Friday, September 24, 2010

2010 Storm Chase 44 Report - September 9th - Harrisburg to Angora, Nebraska LP Supercell

I had been watching this event unfold for several days. With a decent September upper level trough in the Northwest, models had been resolving a decent theta-e axis along the lee of the Rockies. Winds backed into the lee trough all the way up into the Dakotas. It looked as if cyclogenesis would happen in Montana with a warm front stretching along the North and South Dakota border. While it was tempting to head up and play the warm front, it looked like a dryline would be setting up along the lee trough into the Nebraska Panhandle. There was some decent CAPE along this axis and it looked like the tail end of a shortwave would move through the area that afternoon. It was closer to home and made a good target. Precipitation models were breaking out an isolated cell somewhere along this line quite regularly. The solution made sense to me. I convinced Tony Laubach to make the trip and he invited Ed Grubb along as well.

SPC's Convective Outlook for September 9th

Just in case something happened early over the Medicine Bow or Laramie Mountains, we decided to head up I-25 toward Cheyenne before heading into Nebraska. On the way, we came across a freshly ignited grass fire which we took a few minutes to document. We watched as it burned and expanded and then as it was subsequently put out.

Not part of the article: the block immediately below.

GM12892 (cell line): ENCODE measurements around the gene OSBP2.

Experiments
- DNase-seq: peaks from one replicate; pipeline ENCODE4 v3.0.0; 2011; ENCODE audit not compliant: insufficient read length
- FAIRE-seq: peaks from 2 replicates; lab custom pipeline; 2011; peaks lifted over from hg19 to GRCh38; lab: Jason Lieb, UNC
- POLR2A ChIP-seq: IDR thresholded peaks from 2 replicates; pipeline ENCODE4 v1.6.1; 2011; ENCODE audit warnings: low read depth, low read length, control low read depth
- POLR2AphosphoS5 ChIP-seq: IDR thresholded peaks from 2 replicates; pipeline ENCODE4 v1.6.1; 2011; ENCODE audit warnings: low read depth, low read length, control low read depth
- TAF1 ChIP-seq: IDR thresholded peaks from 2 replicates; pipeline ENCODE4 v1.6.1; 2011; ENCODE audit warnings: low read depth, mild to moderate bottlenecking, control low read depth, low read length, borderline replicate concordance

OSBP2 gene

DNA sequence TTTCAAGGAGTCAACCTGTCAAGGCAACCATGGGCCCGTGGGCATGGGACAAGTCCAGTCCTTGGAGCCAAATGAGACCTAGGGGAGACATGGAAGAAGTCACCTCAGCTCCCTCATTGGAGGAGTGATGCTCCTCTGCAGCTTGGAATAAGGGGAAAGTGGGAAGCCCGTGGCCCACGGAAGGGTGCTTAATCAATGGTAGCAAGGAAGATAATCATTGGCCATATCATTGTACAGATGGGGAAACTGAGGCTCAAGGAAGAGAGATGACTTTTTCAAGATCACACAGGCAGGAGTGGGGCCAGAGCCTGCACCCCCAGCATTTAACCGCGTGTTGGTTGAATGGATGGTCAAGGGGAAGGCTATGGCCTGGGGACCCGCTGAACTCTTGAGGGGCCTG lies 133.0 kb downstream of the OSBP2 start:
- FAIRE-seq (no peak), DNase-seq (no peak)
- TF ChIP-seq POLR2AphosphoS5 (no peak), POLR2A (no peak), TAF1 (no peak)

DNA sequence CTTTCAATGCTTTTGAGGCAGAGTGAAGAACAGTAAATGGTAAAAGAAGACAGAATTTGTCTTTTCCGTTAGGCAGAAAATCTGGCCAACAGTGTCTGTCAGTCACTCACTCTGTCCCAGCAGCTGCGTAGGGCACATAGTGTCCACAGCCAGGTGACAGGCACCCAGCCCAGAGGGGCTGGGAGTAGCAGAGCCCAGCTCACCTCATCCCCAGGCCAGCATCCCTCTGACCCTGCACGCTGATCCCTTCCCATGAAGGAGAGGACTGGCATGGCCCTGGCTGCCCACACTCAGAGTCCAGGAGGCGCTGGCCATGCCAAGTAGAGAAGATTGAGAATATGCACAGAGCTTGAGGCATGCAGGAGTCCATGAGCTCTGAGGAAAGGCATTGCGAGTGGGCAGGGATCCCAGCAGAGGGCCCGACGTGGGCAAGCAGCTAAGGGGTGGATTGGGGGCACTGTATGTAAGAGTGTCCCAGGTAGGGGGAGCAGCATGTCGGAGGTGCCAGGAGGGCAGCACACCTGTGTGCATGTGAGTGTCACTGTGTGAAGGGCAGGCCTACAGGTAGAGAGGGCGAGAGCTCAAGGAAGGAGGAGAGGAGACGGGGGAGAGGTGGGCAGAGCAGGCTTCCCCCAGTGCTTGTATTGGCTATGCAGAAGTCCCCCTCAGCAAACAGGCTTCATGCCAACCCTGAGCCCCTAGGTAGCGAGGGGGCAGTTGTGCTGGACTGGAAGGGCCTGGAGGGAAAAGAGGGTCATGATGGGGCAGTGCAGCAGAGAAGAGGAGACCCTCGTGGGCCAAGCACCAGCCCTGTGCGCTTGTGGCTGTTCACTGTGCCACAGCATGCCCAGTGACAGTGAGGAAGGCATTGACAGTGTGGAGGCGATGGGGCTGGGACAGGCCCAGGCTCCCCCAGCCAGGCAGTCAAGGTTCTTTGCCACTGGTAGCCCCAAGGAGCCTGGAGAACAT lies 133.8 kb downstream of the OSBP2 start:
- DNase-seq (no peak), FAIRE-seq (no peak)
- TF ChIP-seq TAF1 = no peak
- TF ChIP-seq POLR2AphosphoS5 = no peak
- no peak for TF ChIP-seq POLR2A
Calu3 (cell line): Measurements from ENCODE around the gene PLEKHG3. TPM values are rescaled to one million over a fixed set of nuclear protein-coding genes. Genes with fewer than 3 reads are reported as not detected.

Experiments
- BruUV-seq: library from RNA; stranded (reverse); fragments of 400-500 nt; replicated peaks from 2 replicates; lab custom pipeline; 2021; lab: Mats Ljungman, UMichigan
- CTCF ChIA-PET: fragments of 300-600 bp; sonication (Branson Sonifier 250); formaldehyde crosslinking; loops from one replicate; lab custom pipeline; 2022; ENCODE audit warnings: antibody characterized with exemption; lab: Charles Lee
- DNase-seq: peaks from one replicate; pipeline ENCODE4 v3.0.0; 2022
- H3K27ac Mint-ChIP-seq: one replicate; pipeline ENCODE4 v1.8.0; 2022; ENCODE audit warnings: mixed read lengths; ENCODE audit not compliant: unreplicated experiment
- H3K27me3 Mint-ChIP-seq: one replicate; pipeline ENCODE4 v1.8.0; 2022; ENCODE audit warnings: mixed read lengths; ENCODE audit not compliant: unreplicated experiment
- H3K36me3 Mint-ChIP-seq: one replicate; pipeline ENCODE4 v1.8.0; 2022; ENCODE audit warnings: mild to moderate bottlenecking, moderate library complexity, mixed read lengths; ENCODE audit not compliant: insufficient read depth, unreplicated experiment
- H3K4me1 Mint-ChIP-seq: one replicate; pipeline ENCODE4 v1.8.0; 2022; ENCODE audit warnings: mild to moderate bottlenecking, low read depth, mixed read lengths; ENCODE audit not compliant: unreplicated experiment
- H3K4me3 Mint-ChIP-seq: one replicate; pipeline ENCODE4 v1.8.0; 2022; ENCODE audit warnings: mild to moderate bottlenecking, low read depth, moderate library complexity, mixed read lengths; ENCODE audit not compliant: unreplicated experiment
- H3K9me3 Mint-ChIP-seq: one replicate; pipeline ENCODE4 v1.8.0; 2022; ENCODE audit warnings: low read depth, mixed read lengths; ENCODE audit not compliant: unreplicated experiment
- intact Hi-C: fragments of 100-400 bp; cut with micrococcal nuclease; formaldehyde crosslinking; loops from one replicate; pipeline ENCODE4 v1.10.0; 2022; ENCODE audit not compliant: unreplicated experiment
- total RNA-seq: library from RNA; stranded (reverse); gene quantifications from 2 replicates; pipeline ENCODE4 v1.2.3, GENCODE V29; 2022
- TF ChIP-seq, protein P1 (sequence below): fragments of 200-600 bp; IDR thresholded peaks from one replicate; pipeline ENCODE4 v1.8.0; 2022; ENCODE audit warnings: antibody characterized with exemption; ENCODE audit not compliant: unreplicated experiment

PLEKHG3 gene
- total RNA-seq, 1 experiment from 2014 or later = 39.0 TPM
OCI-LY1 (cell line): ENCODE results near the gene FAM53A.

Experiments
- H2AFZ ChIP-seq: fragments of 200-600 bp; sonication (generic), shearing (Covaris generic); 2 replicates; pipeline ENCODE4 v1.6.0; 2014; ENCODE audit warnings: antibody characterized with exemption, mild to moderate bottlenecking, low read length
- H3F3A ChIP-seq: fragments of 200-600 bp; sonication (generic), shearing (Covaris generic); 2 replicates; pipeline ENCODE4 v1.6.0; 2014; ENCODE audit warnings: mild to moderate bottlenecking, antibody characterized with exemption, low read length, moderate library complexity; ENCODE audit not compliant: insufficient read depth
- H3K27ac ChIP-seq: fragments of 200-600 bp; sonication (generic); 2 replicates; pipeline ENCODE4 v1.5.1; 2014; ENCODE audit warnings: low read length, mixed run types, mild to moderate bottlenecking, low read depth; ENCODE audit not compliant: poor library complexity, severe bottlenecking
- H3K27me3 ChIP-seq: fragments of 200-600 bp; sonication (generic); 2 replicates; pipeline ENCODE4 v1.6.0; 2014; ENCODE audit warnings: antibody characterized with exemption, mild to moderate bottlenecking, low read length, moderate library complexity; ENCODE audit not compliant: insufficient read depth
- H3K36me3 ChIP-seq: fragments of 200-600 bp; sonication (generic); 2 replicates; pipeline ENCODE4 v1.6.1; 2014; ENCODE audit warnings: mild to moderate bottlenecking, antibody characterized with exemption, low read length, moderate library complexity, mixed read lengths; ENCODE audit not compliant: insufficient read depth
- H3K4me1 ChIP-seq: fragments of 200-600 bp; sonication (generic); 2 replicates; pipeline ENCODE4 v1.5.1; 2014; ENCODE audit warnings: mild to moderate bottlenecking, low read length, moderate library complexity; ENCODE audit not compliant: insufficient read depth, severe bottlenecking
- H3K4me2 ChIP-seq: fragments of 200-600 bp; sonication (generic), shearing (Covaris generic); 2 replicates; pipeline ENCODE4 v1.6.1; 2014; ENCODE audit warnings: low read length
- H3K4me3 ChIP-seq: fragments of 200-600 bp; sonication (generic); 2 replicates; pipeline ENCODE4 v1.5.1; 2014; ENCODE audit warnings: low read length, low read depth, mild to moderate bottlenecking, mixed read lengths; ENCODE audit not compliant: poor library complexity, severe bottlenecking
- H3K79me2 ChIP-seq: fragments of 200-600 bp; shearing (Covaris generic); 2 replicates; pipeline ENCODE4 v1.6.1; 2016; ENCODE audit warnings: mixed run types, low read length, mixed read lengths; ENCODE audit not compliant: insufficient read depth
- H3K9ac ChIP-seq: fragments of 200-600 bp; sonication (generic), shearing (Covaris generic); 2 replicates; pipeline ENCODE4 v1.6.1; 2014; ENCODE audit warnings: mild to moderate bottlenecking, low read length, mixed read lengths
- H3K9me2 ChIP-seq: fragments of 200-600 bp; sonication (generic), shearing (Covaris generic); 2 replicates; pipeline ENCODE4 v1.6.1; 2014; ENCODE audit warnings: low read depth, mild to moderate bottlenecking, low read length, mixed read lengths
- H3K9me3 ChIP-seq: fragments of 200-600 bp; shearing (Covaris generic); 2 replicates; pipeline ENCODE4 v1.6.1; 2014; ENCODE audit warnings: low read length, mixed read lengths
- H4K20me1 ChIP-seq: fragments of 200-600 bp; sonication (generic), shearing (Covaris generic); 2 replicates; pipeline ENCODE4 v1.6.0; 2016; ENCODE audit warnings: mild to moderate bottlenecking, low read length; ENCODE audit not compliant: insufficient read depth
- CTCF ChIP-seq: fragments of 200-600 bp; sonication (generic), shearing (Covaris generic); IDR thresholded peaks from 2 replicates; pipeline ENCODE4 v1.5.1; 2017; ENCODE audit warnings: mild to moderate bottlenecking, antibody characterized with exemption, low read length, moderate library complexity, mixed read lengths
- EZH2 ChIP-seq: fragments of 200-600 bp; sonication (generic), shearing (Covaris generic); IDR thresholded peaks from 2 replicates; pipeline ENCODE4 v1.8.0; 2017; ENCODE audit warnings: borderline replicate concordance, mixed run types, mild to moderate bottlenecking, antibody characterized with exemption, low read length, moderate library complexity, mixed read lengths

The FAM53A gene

Things stayed fairly quiet in Wyoming, so we continued on into Nebraska. According to mesoanalysis, moisture was already starting to converge along the lee trough which stretched NNW from Kimball, NE toward Torrington, WY. Of course, as soon as we made the decision to drive east, a few cells developed along I-25 between Wheatland and Douglas, Wyoming. None of them seemed to be making much of an effort to strengthen and since we had initially targeted the Scottsbluff area, we headed north from Kimball and hung out in the Scottsbluff area for a while. The cells in Wyoming, while persistent, never amounted to much. We were more interested in the cu field along the dryline that stretched to our southeast. It was still capped but we also had some heating to go and a bit of upper level support coming later. So, we busied ourselves with lunch and I explored a new Menards store simply for the nice air conditioning.

Eventually, some of the cumulus began to push through the inversion. One storm began to precipitate northeast of Kimball but then quickly blew itself out. Another cell was beginning to form near Harrisburg. Around this time, Severe Thunderstorm Watch #650 was issued for areas to our north, but we were not included. Storm motions were going to be quite slow on the day, so we headed a bit east of Scottsbluff and crossed the North Platte River near Melbeta where we watched the southwestern sky.

The cell near Harrisburg was pulsing a little but seemed to continue to slowly strengthen. We lost sight of the base because of precip and the Wildcat Hills, so we decided to head south out of Melbeta to get a better look. Eric Treece was south of us and was texting me updates as to the storm's status. As we emerged from the Wildcat Hills on through Wrights Gap, we were greeted with a beautiful sight.

The storm already looked as if it were taking on supercellular characteristics, albeit a bit on the low-precipitation side. The base was sturdy and hard and it was beautiful in the way that it shadowed part of the sunlight as it illuminated the very definitive precipitation core.

We got one last look at the storm before heading back north on the road (which was dirt) before too much of the core came over and made driving difficult.